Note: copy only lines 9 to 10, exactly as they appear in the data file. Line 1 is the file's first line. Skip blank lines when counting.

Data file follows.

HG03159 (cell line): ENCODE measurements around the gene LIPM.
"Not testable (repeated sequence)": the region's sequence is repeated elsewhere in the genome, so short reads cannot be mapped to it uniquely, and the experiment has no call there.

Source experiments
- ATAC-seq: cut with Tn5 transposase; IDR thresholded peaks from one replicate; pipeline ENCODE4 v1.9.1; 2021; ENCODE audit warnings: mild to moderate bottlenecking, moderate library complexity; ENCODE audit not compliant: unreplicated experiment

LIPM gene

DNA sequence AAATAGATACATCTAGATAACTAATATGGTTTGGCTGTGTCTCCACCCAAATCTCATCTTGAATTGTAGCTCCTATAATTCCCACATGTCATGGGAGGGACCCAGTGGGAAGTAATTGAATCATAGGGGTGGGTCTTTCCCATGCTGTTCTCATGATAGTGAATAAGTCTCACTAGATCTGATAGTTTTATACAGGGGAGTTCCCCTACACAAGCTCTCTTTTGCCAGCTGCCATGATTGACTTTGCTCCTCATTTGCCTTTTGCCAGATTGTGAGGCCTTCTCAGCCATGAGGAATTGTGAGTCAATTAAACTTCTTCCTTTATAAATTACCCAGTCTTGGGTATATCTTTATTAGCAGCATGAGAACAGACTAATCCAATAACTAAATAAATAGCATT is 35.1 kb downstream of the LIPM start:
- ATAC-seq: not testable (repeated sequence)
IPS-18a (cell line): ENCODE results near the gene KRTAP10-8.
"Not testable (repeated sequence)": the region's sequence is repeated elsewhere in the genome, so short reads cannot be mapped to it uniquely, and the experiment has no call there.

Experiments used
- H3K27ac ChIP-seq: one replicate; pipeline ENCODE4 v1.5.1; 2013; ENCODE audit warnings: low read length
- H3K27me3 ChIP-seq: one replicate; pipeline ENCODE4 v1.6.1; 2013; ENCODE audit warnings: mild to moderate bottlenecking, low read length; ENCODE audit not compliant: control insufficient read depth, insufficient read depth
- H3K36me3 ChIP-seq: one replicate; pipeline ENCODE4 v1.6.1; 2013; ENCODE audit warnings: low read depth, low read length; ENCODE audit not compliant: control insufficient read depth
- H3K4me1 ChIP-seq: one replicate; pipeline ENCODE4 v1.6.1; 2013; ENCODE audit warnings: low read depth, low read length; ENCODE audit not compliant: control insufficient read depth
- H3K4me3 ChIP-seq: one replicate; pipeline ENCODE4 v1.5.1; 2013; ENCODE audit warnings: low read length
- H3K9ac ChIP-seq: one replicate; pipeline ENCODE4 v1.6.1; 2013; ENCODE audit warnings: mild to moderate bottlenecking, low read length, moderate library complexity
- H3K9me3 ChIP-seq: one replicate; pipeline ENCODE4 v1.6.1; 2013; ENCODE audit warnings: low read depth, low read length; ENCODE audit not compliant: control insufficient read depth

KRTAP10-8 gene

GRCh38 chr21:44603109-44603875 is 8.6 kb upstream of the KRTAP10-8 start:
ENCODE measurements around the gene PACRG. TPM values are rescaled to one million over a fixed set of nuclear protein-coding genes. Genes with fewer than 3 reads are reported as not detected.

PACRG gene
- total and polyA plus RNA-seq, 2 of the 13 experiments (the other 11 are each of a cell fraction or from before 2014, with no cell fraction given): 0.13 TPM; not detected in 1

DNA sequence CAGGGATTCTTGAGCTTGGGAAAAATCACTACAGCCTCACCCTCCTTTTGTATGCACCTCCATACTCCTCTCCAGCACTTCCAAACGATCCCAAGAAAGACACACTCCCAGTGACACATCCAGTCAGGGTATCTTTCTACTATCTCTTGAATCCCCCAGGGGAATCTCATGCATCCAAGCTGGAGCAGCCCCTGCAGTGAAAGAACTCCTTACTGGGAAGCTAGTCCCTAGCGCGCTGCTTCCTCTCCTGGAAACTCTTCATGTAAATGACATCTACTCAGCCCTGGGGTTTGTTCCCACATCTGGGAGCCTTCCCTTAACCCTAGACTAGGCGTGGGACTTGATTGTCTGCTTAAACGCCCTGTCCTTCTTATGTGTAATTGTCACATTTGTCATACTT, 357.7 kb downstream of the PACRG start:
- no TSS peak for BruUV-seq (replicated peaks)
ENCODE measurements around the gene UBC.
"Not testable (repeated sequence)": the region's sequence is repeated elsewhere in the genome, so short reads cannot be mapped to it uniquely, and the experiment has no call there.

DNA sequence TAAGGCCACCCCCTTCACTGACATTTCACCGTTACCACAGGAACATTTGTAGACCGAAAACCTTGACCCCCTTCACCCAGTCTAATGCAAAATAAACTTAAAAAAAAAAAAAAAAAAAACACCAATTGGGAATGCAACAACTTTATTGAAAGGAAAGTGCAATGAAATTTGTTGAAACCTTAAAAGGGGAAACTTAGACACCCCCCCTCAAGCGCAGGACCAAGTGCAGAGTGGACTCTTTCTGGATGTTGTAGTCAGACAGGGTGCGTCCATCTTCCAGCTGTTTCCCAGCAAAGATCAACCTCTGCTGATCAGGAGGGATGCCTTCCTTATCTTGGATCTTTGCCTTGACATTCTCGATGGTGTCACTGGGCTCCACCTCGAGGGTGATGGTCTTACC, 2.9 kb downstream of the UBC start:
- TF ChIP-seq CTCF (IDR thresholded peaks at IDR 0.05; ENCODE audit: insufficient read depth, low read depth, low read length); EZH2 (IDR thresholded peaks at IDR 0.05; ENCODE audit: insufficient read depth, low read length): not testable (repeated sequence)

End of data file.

"Not testable (repeated sequence)": the region's sequence is repeated elsewhere in the genome, so short reads cannot be mapped to it uniquely, and the experiment has no call there.

Experiments used